the DSS, it is possible to link two or more model setups and run scenarios
based on them in sequence. This feature is useful when linking, for example, a
detailed rainfall runoff model to a river basin (water allocation) model or a
hydrological model to a one-dimensional river model. Another useful application
is to divide a large basin model into smaller pieces that can be modeled
separately (using the same or different modeling tools) and linked them inside
Why model linking?
Model linking is another flexible and innovative tool that is included in the DSS. Water resources studies might require modeling different parts of a basin using different approaches. For example, the lower reach of a catchment can be modeled with a 1D hydraulic model that is fed by an output from a catchment rainfall-runoff model. Having those models linked in as one model is a big advantage as it reduces the efforts needed to move data from one to the other and reduces the possibility of making mistakes while moving the data. It also simplifies the creation of complex models for large systems (e.g. the whole Nile basin) as it can be subdivided into relatively smaller sub-catchment models that can then be linked together to a main-stem model. It can also facilitate the analysis of the impacts of making changes in one model on others that are run afterwards. Decision making is also made easier as the model results can be taken as one in analysis tools such as the Multi Criteria Analysis (MCA) tool.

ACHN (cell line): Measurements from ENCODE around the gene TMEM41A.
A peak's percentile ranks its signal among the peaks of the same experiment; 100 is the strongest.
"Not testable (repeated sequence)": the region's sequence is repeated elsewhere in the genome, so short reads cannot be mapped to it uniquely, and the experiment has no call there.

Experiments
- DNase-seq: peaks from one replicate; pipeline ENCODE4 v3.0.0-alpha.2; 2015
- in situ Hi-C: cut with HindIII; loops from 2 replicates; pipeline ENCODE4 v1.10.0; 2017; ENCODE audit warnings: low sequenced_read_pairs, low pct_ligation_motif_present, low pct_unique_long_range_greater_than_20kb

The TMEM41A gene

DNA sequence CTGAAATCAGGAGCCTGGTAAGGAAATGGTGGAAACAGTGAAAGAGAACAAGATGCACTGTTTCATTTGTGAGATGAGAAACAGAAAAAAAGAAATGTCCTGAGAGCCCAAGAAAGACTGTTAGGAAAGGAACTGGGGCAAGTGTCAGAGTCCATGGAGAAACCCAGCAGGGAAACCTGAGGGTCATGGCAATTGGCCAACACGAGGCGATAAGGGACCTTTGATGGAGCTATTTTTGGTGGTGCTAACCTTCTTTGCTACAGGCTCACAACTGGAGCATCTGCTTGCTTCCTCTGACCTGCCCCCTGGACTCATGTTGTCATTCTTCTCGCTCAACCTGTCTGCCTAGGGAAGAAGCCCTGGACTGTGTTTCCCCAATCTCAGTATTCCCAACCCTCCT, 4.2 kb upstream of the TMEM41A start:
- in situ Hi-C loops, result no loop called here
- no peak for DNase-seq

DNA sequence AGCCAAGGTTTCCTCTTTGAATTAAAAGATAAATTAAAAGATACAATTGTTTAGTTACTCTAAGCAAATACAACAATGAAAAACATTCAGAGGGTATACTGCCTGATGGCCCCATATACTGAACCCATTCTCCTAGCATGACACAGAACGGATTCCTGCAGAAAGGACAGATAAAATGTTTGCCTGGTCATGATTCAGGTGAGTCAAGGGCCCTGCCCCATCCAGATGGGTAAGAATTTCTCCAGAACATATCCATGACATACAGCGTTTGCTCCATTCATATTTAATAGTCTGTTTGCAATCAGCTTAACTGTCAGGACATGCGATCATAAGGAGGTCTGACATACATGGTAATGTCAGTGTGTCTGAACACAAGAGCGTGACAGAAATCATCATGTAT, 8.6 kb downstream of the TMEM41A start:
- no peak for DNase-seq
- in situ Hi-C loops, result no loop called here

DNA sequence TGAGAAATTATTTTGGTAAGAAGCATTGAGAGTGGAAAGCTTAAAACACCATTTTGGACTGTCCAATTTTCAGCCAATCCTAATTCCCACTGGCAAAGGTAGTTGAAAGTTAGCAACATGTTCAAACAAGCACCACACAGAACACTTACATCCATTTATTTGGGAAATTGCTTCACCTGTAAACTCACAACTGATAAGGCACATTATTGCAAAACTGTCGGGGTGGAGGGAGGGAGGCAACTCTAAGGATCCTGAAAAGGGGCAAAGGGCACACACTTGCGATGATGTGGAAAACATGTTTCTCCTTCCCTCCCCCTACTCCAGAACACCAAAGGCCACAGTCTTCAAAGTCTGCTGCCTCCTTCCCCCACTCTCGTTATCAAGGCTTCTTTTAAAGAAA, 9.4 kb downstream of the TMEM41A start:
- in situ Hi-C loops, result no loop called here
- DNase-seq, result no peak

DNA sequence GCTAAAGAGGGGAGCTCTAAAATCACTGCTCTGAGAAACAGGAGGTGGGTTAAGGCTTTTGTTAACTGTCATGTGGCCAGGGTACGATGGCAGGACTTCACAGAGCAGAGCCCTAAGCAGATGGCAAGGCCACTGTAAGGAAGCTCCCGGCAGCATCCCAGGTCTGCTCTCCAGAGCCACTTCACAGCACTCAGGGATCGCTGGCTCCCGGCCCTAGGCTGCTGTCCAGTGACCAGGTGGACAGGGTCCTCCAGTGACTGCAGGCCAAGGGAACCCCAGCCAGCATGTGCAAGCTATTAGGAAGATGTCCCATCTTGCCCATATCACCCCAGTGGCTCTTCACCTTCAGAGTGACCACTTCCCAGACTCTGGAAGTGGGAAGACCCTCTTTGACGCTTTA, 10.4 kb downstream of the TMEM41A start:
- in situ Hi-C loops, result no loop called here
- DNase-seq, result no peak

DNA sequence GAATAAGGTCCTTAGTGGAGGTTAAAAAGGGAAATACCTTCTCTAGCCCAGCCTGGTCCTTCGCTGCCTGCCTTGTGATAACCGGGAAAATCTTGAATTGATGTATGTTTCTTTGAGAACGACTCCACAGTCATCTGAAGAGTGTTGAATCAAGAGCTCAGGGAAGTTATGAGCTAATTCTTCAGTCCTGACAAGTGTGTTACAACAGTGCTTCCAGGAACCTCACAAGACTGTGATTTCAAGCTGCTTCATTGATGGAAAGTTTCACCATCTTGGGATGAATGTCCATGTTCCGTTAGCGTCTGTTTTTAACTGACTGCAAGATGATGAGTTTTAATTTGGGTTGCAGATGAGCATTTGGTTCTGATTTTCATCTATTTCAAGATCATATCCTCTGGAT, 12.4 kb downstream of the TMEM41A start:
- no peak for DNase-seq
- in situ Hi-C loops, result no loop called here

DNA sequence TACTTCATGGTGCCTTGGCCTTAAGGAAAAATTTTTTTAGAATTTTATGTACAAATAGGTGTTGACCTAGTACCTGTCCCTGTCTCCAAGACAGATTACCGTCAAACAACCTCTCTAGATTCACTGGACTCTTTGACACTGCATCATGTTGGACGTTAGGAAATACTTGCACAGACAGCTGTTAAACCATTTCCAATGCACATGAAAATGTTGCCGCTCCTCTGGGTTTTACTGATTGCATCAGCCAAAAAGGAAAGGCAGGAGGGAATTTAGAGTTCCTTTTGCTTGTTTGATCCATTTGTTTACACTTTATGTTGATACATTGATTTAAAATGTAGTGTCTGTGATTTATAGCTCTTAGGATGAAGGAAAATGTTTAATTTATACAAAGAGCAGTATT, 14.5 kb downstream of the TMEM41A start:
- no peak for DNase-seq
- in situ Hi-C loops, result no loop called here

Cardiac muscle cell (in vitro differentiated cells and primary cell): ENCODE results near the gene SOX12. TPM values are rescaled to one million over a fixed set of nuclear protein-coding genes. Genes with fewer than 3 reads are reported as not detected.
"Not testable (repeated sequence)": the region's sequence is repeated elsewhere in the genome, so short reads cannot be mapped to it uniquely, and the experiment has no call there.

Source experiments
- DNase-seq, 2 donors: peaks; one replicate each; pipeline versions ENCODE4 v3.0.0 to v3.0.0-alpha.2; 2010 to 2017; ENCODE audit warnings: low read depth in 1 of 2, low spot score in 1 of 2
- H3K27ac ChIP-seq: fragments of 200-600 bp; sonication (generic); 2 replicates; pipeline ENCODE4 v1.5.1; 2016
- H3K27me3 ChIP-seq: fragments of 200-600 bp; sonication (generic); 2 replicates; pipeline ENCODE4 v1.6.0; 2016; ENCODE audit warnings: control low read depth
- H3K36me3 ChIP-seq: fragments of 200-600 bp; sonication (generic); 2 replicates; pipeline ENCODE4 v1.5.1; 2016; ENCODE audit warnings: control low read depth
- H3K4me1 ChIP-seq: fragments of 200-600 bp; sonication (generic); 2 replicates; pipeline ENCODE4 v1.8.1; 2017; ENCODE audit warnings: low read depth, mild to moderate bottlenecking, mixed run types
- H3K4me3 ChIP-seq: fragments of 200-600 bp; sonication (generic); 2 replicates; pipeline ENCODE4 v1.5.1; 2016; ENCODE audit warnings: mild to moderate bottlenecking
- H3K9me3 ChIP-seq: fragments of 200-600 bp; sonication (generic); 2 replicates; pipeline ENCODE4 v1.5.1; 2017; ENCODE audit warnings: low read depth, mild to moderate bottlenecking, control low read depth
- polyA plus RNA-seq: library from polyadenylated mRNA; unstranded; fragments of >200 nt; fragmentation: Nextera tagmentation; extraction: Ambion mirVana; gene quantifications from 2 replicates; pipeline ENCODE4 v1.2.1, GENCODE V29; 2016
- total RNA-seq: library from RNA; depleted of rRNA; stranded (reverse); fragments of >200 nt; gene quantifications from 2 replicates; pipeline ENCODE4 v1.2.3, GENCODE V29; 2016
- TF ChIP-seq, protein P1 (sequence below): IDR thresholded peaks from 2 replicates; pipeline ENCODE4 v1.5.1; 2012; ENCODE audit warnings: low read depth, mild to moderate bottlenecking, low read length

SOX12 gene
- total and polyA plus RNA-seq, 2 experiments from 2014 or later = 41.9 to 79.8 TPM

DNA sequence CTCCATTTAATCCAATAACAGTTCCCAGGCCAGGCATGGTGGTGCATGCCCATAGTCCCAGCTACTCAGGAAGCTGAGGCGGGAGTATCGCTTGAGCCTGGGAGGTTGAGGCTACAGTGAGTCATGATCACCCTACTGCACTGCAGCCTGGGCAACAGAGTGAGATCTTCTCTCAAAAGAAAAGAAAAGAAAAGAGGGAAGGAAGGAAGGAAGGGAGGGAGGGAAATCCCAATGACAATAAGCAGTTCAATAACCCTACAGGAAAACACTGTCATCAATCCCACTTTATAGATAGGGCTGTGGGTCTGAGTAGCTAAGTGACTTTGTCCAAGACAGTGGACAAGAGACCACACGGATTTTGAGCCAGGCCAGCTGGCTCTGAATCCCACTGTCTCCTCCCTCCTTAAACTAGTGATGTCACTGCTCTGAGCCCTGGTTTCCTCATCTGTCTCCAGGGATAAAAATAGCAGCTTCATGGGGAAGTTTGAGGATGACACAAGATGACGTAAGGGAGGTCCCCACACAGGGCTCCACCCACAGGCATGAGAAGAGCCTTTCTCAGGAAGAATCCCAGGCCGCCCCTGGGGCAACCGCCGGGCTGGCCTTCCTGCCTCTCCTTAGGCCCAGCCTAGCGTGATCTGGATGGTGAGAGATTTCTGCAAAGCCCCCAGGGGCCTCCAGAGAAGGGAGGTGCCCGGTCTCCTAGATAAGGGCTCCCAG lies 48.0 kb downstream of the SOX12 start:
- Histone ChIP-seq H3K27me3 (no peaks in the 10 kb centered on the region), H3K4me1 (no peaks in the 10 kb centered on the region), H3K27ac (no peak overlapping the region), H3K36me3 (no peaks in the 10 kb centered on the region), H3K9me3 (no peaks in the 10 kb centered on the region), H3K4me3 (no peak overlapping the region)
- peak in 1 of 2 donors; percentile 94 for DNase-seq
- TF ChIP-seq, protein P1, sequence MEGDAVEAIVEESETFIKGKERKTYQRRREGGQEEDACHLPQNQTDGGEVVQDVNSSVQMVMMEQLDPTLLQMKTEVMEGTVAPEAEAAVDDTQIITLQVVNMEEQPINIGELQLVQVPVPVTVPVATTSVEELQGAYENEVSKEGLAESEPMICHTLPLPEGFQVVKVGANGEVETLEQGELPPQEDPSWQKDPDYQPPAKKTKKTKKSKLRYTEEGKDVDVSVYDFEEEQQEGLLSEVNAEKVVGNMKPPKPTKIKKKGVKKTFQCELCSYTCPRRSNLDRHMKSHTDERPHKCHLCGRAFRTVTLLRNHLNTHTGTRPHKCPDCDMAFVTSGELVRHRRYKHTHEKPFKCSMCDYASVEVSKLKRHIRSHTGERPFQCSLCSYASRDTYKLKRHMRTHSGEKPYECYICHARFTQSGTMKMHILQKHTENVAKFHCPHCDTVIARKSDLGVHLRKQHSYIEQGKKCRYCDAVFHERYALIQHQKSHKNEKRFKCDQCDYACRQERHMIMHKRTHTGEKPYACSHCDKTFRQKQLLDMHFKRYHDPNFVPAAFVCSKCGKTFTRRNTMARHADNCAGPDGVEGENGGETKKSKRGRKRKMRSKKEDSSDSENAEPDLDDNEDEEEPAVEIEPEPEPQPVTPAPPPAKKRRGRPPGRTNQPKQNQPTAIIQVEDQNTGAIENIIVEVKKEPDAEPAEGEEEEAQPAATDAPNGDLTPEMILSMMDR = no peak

Types of models that can be linked in the DSS
The general rule is that models that are registered in the DSS, can be linked to each other, provided that, it does make physical sense to link them.